3 simple steps to financial health

Early in the year, when you’re still enthused and committed to a stable bank balance, is the best time to pencil in a date for a financial review. Even if you haven’t planned a regular financial assessment, it’s a sensible habit and halfway through the year is as good a time as any.

Here are three things to consider when you do:

If you are not setting goals for your financial stability you won’t be reaching anything anytime soon.

Step 1 

Assess your financial goals, be practical and realistic. Setting too many goals can be as bad as one, huge unrealistic goal.

Reaching attainable targets will give you a sense of achievement and will encourage you to continue improving your financial wellbeing. Ask yourself if the goals you set at the beginning of the year are still achievable. Be honest.

If reaching your savings target will only require a little belt-tightening in the second half of the year, then stick to your plan.

Checking your credit score often is crucial with help from online financial tools such as Pulse enable you to get a free credit rating.

Step 2 

Check your credit score, everybody from banks to retailers, landlords to car dealers decide about your financial dependability based on the three figures that comprise your credit score.

It provides an indication of how consistent and reliable you are financially.By law you’re entitled to one free credit report a year from any of the credit bureaus, however, this can be difficult to understand and usually doesn’t  give you much information on what you can do to improve a poor score.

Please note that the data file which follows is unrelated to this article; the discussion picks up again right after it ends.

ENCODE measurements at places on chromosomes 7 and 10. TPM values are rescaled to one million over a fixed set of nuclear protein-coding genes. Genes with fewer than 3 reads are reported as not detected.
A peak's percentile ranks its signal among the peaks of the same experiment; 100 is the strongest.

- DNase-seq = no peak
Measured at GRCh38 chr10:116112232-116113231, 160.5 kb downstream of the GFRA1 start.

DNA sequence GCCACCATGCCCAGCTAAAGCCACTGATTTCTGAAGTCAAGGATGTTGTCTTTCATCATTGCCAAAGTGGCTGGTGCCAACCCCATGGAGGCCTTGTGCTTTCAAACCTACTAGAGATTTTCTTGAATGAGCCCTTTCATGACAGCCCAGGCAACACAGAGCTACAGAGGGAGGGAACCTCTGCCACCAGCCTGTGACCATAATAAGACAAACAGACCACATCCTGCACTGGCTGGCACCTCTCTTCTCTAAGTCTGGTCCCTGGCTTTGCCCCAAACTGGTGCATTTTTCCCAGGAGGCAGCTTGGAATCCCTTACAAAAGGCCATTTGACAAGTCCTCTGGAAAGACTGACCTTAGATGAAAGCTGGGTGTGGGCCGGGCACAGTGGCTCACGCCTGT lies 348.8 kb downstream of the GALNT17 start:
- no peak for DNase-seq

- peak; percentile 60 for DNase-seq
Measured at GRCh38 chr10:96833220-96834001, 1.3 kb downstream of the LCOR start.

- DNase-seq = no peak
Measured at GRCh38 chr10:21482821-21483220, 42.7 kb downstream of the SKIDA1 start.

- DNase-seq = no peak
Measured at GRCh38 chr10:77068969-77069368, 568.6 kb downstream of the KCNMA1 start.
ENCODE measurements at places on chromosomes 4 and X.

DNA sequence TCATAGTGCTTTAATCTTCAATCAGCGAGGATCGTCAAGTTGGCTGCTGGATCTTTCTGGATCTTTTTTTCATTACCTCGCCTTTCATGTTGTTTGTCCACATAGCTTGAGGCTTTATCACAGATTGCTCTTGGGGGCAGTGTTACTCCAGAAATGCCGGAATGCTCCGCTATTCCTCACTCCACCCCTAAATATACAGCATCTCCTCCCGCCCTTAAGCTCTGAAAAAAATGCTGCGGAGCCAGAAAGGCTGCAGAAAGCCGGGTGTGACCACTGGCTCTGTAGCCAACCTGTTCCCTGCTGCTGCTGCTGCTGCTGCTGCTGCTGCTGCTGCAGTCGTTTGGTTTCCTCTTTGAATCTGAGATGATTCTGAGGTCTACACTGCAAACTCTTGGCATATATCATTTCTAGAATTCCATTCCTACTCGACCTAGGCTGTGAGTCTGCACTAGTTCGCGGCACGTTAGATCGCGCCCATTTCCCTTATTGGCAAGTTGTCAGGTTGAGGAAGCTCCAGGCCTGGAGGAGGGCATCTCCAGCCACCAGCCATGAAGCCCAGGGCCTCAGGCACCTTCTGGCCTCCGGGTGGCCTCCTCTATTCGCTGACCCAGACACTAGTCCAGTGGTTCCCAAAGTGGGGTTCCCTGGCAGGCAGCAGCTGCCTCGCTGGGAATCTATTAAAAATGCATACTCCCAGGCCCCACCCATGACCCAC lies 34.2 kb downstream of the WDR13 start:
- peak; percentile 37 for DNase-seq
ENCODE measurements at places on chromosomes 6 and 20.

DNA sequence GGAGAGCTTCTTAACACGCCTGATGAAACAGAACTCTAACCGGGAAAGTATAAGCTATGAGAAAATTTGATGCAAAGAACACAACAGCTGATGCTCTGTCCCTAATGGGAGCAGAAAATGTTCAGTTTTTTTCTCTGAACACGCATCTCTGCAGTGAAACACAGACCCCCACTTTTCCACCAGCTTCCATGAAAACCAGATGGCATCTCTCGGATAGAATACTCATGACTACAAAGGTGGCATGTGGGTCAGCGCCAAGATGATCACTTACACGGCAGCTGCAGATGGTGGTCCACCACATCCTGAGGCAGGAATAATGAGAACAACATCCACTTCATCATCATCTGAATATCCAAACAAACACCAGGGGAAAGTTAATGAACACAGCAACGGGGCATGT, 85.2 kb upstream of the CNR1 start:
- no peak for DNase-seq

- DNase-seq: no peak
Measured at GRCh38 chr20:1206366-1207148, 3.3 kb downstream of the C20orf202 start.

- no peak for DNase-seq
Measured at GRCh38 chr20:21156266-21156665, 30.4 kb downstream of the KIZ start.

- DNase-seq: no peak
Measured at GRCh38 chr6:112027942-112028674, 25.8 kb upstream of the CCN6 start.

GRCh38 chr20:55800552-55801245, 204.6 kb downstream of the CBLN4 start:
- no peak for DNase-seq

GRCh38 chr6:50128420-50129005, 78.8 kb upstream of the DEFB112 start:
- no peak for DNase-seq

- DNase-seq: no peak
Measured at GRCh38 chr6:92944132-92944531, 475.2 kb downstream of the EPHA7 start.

Review your spendings to assure your budgets are being met and financial stability in your future.

Step 3  

Review your budget it’s something even the finance minister does – he calls it the mid-term budget review.

Read more: Budget Speech 2018 Anticipation, predictions

The reason for reviewing your budget is that some of the assumptions you made at the beginning of the year may no longer be true. For example, VAT has gone up and the cost of fuel has increased.

This may mean you’re spending more than you anticipated and might need to try and cut back further in order to reach your goals set in step 1.

When your review your budget you may find that you’re on track with paying off debt but aren’t saving as much as you’d intended. You may want to look to see where else you can save on monthly expenditure to make up the shortfall.

Read more: Six things you should budget for, but don’t 

  AUTHOR
Lowvelder

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